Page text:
As a Minneapolis man served 17 years for murder, his victim's mother learned new kind of love.
The two families were pitted against each other by the bitter pain of a gruesome murder. But they plan to meet on Christmas Eve to share what they call a miracle of reconciliation.
Forgiveness has replaced a burning desire for retribution. Love and respect have replaced hate.
Oshea Israel, 34, who shot and killed a 20-year-old man at a north Minneapolis party in 1993, will start the holiday breaking bread with the slain man's mother, Mary Johnson.
Joining them will be Israel's mother, Carolyn Green, who first met Mary 17 years ago, in a Hennepin County courtroom, at Israel's trial. Back then, Johnson said, she got into an angry argument with Green and had to be restrained from striking her.
Israel now regards both women as his mothers.
The extraordinary dinner will take place at St. Jane House, a neighborhood retreat center in the 1400 block of Emerson Avenue N. Joining them will be the mothers of six other murder victims. The mothers are in a group Johnson started. It is dedicated to ending violence through healing and reconciliation between families of victims and their convicted killers.
The table was already set for Friday's dinner on Wednesday afternoon at St. Jane House, as three of the unlikely collaborators gathered in the small living room to describe how they came together. Their remarks were as emotional and unpolished as they were genuine.
Israel, who legally changed his name in prison as part of an effort to "make a new beginning," was born Marlon Green. He was 16 when he went to that party on Feb. 12, 1993, with several friends. There he got into a heated argument with Laramuin Byrd, 20, whom he'd never met. "I was intoxicated," said Israel. "Neither one of us would back down."
Byrd appeared to reach for something, and Israel pulled out a gun and fired, he recalled. According to the criminal complaint, he shot Byrd three times in the upper body, then shot him again in the head after Byrd fell to the floor. Israel was convicted of second-degree murder and sent to prison for 25 1/2 years.
'Wanted him caged'
That wasn't long enough for Byrd's mother. "I was full of hatred," Mary Johnson recalls. "I saw him as an animal. I wanted him caged. I wanted him to be locked up for the rest of his life. That was justice for me."
But the hatred was consuming her, Johnson said. Support groups didn't help, so she founded an organization called From Death to Life and hosted healing groups for parents of victims and convicted killers.
She said she was inspired by a poem, "Two Mothers," which describes two angels who meet and find they were both grieving mothers. One was the mother of Jesus, the other of Judas Iscariot, the disciple who betrayed him.
"I had begun to realize everybody was hurting," Johnson said. She asked authorities if she could meet with Israel in Stillwater prison. Israel said he was reluctant to meet with her at first but ultimately decided she needed closure. The two sat down together for the first time in a prison conference room.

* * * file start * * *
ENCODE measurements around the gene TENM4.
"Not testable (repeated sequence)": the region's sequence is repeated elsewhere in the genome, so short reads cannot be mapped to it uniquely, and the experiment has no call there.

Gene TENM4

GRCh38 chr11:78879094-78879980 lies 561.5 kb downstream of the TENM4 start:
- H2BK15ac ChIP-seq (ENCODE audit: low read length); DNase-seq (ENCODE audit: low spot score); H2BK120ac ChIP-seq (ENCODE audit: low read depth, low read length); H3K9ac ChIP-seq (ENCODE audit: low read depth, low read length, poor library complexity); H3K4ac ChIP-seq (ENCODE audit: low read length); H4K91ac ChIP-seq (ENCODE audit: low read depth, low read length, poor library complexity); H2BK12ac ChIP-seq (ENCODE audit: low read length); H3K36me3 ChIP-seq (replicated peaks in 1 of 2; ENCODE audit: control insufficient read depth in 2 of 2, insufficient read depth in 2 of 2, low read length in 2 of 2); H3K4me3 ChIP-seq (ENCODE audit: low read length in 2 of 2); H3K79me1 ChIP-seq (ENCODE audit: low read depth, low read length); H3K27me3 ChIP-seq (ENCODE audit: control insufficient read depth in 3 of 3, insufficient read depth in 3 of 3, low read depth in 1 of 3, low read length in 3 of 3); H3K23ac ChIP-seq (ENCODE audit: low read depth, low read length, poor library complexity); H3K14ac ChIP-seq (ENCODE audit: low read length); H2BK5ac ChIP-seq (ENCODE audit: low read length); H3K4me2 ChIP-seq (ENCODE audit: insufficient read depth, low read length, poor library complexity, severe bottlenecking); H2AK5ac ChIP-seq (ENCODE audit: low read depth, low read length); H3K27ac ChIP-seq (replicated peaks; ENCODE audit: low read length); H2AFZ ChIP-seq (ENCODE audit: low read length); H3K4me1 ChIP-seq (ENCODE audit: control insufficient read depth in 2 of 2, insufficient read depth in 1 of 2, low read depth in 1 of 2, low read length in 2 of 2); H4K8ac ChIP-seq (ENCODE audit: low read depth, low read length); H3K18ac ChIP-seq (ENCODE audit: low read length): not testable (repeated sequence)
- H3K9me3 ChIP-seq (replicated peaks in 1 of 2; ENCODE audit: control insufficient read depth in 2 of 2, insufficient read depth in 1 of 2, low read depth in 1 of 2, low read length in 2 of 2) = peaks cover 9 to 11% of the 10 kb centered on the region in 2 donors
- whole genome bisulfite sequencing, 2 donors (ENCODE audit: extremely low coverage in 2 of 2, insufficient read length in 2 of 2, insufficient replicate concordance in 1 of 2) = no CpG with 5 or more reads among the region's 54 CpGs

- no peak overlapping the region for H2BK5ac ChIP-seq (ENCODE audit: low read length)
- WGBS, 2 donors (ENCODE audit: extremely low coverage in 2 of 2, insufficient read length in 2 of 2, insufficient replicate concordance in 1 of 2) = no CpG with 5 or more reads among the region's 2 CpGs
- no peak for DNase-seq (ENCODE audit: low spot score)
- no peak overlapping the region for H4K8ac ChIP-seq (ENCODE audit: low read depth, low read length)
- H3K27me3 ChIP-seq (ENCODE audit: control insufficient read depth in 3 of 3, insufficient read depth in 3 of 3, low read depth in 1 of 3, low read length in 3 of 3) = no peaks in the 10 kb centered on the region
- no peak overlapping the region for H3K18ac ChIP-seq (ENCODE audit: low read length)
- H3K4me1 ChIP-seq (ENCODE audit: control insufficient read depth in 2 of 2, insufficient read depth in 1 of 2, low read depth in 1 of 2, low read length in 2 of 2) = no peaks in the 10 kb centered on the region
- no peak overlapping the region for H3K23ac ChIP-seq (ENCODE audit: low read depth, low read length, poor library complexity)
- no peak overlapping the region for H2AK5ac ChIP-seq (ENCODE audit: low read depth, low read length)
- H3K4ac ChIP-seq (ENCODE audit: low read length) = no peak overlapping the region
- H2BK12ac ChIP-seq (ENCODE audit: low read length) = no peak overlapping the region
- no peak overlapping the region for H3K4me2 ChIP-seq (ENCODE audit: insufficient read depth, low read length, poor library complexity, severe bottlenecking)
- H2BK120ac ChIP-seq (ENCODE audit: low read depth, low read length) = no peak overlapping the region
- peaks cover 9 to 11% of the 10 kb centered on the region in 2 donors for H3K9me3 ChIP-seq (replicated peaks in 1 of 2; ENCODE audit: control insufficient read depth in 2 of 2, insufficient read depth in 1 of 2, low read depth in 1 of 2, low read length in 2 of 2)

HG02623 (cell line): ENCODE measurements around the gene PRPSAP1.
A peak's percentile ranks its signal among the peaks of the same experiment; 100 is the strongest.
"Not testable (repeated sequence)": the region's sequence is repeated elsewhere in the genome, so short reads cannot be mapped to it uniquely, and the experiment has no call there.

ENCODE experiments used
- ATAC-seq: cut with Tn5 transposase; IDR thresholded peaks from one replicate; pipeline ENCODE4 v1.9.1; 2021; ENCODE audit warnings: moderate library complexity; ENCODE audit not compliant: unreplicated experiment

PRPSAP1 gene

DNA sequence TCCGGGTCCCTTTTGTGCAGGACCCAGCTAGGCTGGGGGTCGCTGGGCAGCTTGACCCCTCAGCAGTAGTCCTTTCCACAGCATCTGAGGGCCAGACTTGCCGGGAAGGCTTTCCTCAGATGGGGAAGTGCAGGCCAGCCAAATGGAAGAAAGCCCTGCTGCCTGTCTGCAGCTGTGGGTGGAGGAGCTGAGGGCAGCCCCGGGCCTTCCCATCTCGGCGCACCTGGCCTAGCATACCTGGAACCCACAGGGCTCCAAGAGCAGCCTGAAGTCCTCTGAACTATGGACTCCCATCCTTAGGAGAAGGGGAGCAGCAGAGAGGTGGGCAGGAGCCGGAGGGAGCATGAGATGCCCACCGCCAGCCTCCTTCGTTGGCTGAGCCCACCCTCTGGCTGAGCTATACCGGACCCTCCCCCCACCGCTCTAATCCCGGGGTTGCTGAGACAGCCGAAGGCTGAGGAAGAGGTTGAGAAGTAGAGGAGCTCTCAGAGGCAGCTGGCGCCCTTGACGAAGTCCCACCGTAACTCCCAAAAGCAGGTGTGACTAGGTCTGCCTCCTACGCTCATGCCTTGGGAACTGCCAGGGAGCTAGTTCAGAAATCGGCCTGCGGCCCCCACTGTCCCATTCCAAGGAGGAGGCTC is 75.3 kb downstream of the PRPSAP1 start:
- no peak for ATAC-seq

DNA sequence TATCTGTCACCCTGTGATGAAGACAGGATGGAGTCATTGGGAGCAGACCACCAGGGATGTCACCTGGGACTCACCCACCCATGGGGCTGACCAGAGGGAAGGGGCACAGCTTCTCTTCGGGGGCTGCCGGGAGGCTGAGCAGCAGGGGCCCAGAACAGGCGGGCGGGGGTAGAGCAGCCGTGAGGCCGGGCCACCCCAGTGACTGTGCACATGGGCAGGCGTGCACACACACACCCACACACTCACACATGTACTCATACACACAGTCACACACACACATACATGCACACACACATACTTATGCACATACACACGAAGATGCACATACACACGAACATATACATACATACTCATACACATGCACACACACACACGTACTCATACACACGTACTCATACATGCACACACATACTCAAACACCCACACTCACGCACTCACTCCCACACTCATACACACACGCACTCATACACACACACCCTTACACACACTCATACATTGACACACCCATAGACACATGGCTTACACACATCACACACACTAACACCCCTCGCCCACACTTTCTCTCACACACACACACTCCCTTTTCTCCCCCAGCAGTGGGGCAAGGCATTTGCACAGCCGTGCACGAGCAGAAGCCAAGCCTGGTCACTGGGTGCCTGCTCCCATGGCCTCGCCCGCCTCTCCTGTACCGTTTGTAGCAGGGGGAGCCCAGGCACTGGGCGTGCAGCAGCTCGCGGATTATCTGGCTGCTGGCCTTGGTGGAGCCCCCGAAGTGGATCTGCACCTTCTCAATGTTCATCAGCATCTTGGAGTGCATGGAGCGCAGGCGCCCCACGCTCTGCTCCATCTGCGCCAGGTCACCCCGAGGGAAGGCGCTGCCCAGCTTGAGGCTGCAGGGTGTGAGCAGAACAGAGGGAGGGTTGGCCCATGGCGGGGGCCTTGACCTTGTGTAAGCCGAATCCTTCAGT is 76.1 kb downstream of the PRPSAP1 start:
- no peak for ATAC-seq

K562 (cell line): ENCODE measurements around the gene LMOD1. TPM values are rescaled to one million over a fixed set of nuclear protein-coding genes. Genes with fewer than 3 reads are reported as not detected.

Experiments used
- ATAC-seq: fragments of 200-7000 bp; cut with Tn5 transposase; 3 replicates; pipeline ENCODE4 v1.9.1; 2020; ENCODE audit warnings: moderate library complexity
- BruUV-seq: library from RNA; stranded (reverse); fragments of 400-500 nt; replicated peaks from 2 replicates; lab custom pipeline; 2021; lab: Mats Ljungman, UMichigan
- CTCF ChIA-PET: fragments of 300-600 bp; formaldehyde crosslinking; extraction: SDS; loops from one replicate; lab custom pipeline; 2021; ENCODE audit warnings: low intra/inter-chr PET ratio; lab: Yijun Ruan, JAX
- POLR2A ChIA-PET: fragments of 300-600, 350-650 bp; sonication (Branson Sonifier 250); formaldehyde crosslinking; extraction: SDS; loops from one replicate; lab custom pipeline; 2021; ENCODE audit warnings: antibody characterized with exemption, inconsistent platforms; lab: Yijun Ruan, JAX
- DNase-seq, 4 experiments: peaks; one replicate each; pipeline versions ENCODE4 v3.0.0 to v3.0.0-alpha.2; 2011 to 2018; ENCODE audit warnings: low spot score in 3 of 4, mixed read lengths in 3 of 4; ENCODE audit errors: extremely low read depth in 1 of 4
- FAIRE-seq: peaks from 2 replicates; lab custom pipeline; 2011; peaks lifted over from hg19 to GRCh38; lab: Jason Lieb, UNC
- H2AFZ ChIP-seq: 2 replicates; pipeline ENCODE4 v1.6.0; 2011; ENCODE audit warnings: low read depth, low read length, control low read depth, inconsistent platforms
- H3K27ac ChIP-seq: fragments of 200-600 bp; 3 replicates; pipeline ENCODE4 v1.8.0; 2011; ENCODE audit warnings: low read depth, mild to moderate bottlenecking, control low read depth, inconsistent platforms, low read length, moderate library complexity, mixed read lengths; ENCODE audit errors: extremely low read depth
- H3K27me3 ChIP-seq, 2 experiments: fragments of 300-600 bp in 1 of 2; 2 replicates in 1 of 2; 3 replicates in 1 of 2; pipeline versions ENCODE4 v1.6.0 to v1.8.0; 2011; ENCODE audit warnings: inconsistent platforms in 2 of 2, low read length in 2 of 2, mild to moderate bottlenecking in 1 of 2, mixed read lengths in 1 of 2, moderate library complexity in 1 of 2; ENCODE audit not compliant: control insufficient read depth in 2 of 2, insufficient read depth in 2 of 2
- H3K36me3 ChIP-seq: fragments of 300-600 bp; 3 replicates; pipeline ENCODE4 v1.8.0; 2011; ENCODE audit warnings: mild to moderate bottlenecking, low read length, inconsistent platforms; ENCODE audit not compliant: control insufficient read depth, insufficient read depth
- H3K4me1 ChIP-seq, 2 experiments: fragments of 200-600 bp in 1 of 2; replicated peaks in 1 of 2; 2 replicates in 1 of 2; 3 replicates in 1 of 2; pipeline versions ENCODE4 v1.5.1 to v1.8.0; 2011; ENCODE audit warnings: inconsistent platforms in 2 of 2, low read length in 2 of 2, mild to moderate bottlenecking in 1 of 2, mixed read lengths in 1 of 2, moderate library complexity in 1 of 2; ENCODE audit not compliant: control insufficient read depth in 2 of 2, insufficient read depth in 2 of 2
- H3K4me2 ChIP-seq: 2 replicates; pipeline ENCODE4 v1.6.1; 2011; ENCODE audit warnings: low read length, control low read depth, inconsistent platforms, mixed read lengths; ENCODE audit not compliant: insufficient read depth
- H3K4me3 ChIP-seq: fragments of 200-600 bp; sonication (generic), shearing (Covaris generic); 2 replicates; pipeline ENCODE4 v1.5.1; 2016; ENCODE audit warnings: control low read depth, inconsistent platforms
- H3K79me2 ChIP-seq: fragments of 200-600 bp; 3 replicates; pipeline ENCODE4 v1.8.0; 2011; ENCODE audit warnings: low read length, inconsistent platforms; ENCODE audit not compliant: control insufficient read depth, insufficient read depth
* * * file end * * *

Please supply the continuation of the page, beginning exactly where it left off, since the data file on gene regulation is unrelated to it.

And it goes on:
Johnson expressed forgiveness. Then, at the end of the meeting, they embraced, and she collapsed in his arms. "I told her, 'You will be the one to help me cry,'" Israel said.
They met more times and eventually made joint appearances before inmates, many of whom wept at the sight.
This past August, Johnson met with Israel's mother for the first time since the trial. Green had come from where she lives in Illinois to Minneapolis for Israel's post-prison homecoming party, which Johnson organized.
There, the two mothers reconciled, as well. "We became sisters in Christ," said Green, "and we share a son." While Johnson permanently lost an only son, Green said she lost one for 17 years. "To see him out and home is wonderful," Green said.
Johnson encourages other parents of victims and their killers to join her group, which includes one father. The group also sponsors talks by her and Israel at churches and prisons.
'Possible to forgive'
"We want to see the violence stop," said Brian Mogren, who operates St. Jane House with the Visitation Sisters, six nuns who live nearby. "And for people who have gone through homicide, it is possible to forgive and move on, and for mothers to come together and heal together."
"This time of the year is the hardest," says healing group member Angel Cradle, whose son, Duane Tyson, 34, was murdered in Seattle three years ago. "We know what grief is. We are all trying to heal together."
Out of prison since June, Israel has yet to find a job. But he regards his healing and reconciliation efforts as part of his life's work -- encouraging youths to make good choices and adults to set better examples.
"In my early years, I put out bad energy," he said. "And now I'm trying to create a positive energy, to bring about change. The community needs it; the world needs it."
Green is proud of how her son has evolved, and grateful for the newly forged relationships they will celebrate on Christmas Eve. "From a tragedy, comes a miracle," she said.
Randy Furst • 612-673-7382